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MUST READ:Postpartum Depression (PPD)

Postpartum depression (PPD), also called postnatal depression is a type of disorder that deals with our moods after childbirth. This can happen to both sex and it's usually a common case that usually follows between a week-a month after childbirth.


This will in no way be a positive impact to the child. The victim may experience symptoms like fatigue,loss of appetite, restlessness, having the same thoughts on constant repeat, sadness. This disorder is classified as a Psychiatry one. Some people still believe it doesn't exist whereas it does, on a 15% birth Rate. Some of the factors are bipolar disorder, complications in childbirth, psychological stress, long family history of depression, lack of support. Most woman feel unhappy or restless after childbirth but this is normal if the symptoms is suppressed between a week or two, any further signs of PPD should quickly consult a doctor for medical attention or a therapist as it is linked to emotional and physical factors.


While for the fathers it is estimated to affect around 1%-26%. Some severe cases whereby mothers do murder their children less than a year old which happens at a rate of 8 per 100,000 births in the United States. Under Emotional Persistent sadness, anxiousness or "empty" mood Severe mood swings Frustration, irritability, restlessness, anger Feelings of hopelessness or helplessness,Guilt, shame, worthlessness Low self-esteem Numbness, emptiness Exhaustion Inability to be comforted Trouble bonding with the baby Feeling inadequate in taking care of the baby Under Behavioral Lack of interest or pleasure in usual activities. Low or no energy Low libido Changes in appetite Fatigue, decreased energy and motivation Poor self-care Social withdrawal Insomnia or excessive sleep Under Cognition Diminished ability to make decisions and think clearly Lack of concentration and poor memory Fear that you can not care for the baby or fear of the baby Worry about harming self, baby, or partner.

Parent-infant relationship

This greatly affects the mother to child bond which is essential for the child's development.The mother tends to care less about the baby which in some cases, infanticide. While the major cause of Postpartum depression is not discovered yet,Hormonal changes, genetics, and major life events have been hypothesized as potential causes. Evidence suggests that hormonal changes may play a role. Hormones which have been studied include estrogen, progesterone, thyroid hormone, testosterone, corticotropin releasing hormone, and cortisol. Fathers, who are not undergoing profound hormonal changes, can also have postpartum depression. The cause may be distinct in males. Even Mothers who have had several previous children without experiencing PPD can nonetheless suffer it with their latest child.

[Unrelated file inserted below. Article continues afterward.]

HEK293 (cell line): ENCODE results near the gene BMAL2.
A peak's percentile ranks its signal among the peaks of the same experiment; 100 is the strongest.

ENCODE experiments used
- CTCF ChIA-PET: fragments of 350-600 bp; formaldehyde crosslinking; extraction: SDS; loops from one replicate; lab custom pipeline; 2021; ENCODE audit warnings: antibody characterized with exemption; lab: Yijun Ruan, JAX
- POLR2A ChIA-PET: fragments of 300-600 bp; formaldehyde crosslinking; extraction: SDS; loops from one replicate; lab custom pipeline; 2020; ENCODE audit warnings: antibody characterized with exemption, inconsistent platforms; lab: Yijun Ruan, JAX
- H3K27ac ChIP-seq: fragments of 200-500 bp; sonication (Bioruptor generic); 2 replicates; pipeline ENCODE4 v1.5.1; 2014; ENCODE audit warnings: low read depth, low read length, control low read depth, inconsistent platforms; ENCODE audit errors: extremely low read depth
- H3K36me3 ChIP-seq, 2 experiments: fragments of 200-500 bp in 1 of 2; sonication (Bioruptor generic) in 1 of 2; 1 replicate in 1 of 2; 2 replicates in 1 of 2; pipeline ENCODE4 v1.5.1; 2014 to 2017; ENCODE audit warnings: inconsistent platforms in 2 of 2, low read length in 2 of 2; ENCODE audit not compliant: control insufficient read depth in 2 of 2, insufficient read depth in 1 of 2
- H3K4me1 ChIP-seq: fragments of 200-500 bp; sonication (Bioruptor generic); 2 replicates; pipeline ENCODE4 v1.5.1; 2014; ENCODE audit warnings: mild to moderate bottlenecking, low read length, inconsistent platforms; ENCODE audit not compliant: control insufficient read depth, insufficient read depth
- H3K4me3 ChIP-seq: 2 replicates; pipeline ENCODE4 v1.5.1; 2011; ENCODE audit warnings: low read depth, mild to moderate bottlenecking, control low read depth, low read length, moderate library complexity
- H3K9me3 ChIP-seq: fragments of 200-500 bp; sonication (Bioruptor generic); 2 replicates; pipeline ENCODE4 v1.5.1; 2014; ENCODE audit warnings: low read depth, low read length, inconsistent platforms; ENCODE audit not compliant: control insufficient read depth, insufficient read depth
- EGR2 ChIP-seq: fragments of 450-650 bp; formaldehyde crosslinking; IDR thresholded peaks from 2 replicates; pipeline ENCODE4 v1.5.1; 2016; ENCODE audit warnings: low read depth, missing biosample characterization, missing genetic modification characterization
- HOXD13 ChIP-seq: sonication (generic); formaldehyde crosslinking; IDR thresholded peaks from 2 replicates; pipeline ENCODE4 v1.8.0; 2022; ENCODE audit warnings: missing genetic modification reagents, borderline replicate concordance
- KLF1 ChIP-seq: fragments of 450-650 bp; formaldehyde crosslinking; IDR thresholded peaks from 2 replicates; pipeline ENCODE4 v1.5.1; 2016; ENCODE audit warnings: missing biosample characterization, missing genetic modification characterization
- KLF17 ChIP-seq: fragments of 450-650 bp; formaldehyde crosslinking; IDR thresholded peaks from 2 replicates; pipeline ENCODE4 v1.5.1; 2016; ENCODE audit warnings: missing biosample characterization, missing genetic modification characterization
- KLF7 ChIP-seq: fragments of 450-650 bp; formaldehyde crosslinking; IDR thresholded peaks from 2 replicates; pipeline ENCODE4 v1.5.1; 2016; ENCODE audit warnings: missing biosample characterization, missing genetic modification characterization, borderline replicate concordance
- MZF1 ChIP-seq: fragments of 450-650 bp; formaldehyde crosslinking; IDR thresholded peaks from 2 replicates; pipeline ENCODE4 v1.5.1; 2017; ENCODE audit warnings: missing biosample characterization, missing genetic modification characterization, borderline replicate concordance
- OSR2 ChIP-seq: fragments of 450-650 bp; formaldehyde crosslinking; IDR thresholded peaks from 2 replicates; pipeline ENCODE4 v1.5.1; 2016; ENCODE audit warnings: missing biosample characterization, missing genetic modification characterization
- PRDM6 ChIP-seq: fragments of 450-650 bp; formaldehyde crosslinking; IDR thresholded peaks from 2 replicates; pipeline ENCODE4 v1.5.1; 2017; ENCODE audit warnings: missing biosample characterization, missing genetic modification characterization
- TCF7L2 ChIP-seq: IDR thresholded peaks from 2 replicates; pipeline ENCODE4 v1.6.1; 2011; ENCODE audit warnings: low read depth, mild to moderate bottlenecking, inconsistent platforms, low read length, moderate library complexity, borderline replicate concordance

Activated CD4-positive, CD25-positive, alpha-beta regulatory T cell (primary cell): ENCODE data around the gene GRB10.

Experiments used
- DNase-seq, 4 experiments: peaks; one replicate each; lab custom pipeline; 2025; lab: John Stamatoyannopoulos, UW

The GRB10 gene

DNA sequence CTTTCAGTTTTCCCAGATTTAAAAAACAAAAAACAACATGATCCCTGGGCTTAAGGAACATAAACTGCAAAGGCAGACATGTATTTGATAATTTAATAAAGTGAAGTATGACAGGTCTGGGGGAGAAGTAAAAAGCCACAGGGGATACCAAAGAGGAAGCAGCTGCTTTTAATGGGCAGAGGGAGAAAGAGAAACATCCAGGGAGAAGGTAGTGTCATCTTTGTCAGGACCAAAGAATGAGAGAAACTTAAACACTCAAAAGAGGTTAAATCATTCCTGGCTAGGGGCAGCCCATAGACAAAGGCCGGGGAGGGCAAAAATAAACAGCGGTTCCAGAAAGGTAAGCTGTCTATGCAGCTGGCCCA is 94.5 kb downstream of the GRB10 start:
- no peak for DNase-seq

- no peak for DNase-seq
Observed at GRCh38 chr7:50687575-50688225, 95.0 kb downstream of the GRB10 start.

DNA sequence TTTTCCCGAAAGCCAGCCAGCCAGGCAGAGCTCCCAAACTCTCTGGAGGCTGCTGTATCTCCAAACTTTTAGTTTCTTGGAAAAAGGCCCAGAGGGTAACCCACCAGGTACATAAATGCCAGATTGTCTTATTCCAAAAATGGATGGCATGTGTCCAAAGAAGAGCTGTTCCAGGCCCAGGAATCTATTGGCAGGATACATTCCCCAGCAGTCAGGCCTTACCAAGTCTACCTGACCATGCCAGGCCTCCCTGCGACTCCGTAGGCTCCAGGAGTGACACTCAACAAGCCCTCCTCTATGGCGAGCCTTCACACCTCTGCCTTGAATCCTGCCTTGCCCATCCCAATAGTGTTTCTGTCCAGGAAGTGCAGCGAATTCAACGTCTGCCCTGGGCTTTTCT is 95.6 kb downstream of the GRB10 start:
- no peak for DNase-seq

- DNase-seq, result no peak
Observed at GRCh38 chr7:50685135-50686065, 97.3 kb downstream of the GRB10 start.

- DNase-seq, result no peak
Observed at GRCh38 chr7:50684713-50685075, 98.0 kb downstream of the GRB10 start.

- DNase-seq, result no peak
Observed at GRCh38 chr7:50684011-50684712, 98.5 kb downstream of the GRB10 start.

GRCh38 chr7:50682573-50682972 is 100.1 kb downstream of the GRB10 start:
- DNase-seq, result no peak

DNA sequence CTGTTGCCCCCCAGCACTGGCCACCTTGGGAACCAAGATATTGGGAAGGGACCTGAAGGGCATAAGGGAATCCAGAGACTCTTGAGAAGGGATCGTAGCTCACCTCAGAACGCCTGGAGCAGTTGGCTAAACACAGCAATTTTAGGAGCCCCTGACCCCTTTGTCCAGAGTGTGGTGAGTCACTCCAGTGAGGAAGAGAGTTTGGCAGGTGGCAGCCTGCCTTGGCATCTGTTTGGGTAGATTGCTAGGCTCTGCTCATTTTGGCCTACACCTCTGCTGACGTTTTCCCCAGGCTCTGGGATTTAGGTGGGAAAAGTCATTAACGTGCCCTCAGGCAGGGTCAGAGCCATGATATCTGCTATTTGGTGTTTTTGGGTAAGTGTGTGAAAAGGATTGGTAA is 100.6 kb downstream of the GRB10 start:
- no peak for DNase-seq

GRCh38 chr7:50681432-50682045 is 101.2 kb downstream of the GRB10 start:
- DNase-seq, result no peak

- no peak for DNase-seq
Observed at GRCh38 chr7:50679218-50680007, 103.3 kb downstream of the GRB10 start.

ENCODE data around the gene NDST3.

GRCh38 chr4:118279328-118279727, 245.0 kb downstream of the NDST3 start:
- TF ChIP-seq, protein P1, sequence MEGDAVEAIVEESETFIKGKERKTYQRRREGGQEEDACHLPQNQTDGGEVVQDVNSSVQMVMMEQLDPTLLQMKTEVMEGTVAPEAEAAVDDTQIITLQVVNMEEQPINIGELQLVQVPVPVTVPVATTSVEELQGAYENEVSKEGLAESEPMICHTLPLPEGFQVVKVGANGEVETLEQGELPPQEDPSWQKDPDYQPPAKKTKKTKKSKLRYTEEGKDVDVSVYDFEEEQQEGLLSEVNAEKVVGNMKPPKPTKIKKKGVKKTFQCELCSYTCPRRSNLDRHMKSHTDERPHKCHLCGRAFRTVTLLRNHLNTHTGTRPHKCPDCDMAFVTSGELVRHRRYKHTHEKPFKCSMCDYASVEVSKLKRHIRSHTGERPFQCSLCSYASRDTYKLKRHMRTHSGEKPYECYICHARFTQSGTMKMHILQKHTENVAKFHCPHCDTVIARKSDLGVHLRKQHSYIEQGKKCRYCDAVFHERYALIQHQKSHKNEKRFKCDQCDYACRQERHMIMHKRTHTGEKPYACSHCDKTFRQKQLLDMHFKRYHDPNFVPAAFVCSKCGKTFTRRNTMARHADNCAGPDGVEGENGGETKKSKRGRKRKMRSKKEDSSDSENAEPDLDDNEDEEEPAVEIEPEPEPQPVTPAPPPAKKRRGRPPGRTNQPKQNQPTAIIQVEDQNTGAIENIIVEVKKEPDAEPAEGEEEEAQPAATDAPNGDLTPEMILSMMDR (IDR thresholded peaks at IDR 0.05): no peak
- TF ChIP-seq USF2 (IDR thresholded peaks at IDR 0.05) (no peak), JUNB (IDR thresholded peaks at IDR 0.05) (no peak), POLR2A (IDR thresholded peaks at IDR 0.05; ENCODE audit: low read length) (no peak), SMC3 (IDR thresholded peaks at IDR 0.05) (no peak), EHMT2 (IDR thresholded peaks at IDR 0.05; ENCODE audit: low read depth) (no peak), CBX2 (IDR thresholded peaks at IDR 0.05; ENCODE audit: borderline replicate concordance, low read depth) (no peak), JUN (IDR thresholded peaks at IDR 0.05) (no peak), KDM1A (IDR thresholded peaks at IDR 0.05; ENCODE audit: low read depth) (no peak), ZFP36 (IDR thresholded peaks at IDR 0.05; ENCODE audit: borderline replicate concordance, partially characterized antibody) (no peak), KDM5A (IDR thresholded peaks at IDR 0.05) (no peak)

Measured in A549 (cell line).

Also violence against women do increase PPD be it physically, sexually or mentally. Violence against women is a chronic stressor, so depression may occur when someone is no longer able to respond to the violence. In the US, the American College of Obstetricians and Gynecologists suggests healthcare providers consider depression screening for perinatal women.Additionally, the American Academy of Pediatrics recommends pediatricians screen mothers for PPD at 1-month, 2-month and 4-month visits. Treatment For the treatment part we have the non-medical treatment and the medical treatment.

1) Non-medical treatment: AKA non-medication therapy Both individual social and psychological interventions appear effective in the treatment of PPD.Other forms of therapy, such as group therapy and home visits, are also effective treatments.Internet-based cognitive behavioral therapy has been developed and tested, and has shown promising results with lower negative parenting behavior scores in those who participated. Exercise has been found to be useful for mild and moderate cases.

2)Medical Treatment: AKA Medication There is evidence which suggests that selective serotonin reuptake inhibitors (SSRIs) are effective treatment for PPD.



However, the quality of the evidence is low given it is based on very few studies and patients. It remains unclear which antidepressants are most effective for treatment of PPD, and for whom antidepressants would be a better option than non-pharmacotherapy.[51] A recent study has found that adding sertraline, a specific SSRI, to psychotherapy does not appear to confer an additional benefit.

So parents out there or soon to be parents, PPD is Very much real so if you notice any symptoms or you know any parent possessing these symptoms, please call a doctor or a therapist immediately before it's too late.


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